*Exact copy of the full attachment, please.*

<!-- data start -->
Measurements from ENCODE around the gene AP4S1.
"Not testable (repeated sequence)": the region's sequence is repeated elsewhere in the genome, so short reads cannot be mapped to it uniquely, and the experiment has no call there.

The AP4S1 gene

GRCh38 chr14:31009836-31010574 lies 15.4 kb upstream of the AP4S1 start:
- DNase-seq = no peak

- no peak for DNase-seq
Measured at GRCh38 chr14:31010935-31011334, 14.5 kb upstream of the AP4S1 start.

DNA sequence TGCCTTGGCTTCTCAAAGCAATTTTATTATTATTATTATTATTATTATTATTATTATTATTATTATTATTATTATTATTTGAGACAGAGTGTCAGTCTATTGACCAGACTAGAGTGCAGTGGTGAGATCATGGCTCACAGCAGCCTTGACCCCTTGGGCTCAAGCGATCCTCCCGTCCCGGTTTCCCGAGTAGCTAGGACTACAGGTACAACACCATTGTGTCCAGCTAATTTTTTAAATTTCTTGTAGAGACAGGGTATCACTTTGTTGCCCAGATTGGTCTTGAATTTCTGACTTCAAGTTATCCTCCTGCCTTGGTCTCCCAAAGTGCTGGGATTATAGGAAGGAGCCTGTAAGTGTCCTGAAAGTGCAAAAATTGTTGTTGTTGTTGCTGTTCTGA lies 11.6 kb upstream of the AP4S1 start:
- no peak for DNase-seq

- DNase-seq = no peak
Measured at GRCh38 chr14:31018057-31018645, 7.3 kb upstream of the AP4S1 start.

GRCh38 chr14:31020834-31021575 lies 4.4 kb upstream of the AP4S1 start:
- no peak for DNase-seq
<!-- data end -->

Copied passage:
Measurements from ENCODE around the gene AP4S1.
"Not testable (repeated sequence)": the region's sequence is repeated elsewhere in the genome, so short reads cannot be mapped to it uniquely, and the experiment has no call there.

The AP4S1 gene

GRCh38 chr14:31009836-31010574 lies 15.4 kb upstream of the AP4S1 start:
- DNase-seq = no peak

- no peak for DNase-seq
Measured at GRCh38 chr14:31010935-31011334, 14.5 kb upstream of the AP4S1 start.

DNA sequence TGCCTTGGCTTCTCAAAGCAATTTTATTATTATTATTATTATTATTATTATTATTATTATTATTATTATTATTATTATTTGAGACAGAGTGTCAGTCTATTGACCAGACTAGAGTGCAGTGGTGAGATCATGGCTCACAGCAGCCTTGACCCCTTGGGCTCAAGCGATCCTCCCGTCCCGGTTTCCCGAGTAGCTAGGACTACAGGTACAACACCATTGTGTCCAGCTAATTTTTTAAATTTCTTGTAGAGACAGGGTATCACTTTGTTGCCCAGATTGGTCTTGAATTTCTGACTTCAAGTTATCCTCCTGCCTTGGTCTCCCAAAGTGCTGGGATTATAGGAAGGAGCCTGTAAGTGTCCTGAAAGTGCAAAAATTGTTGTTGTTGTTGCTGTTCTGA lies 11.6 kb upstream of the AP4S1 start:
- no peak for DNase-seq

- DNase-seq = no peak
Measured at GRCh38 chr14:31018057-31018645, 7.3 kb upstream of the AP4S1 start.

GRCh38 chr14:31020834-31021575 lies 4.4 kb upstream of the AP4S1 start:
- no peak for DNase-seq